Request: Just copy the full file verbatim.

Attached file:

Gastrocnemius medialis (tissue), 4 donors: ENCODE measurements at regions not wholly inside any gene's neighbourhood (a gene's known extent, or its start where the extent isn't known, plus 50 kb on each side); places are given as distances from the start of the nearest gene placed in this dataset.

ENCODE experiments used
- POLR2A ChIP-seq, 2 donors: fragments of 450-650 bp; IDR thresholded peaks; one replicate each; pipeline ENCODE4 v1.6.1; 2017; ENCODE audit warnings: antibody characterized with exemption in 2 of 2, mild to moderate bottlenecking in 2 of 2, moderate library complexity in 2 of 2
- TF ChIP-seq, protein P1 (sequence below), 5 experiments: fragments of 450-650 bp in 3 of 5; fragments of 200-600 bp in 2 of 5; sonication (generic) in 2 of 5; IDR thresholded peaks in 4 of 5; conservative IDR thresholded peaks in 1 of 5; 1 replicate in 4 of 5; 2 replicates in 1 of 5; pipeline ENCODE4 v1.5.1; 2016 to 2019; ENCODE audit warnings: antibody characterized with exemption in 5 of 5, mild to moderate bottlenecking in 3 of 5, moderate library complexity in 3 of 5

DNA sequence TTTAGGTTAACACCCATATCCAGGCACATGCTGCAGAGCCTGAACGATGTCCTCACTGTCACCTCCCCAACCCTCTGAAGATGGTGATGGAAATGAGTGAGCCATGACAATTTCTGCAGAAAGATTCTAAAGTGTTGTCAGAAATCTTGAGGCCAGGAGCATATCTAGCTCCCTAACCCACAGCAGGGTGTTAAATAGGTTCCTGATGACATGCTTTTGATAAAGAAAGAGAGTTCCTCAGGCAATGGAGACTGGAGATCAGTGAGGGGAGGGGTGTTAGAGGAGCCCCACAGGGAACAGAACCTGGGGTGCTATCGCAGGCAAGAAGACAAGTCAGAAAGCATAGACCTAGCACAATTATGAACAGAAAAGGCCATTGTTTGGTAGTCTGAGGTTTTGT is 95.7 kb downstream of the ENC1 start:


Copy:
Gastrocnemius medialis (tissue), 4 donors: ENCODE measurements at regions not wholly inside any gene's neighbourhood (a gene's known extent, or its start where the extent isn't known, plus 50 kb on each side); places are given as distances from the start of the nearest gene placed in this dataset.

ENCODE experiments used
- POLR2A ChIP-seq, 2 donors: fragments of 450-650 bp; IDR thresholded peaks; one replicate each; pipeline ENCODE4 v1.6.1; 2017; ENCODE audit warnings: antibody characterized with exemption in 2 of 2, mild to moderate bottlenecking in 2 of 2, moderate library complexity in 2 of 2
- TF ChIP-seq, protein P1 (sequence below), 5 experiments: fragments of 450-650 bp in 3 of 5; fragments of 200-600 bp in 2 of 5; sonication (generic) in 2 of 5; IDR thresholded peaks in 4 of 5; conservative IDR thresholded peaks in 1 of 5; 1 replicate in 4 of 5; 2 replicates in 1 of 5; pipeline ENCODE4 v1.5.1; 2016 to 2019; ENCODE audit warnings: antibody characterized with exemption in 5 of 5, mild to moderate bottlenecking in 3 of 5, moderate library complexity in 3 of 5

DNA sequence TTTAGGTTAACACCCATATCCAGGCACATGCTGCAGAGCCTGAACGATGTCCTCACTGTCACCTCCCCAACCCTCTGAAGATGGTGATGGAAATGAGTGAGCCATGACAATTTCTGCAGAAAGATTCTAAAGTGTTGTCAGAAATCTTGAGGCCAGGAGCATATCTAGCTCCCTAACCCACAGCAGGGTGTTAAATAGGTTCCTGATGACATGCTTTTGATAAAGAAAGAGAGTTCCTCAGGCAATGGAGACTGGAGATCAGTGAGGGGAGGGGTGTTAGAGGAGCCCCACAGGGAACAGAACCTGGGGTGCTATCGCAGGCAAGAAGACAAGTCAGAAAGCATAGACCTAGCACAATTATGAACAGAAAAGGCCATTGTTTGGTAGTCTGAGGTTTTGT is 95.7 kb downstream of the ENC1 start: